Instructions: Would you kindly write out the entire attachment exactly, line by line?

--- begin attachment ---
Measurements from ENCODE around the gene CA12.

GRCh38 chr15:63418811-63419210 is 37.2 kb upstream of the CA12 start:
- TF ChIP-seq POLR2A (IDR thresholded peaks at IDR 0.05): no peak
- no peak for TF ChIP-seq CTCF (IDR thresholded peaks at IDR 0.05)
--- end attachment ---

Measurements from ENCODE around the gene CA12.

GRCh38 chr15:63418811-63419210 is 37.2 kb upstream of the CA12 start:
- TF ChIP-seq POLR2A (IDR thresholded peaks at IDR 0.05): no peak
- no peak for TF ChIP-seq CTCF (IDR thresholded peaks at IDR 0.05)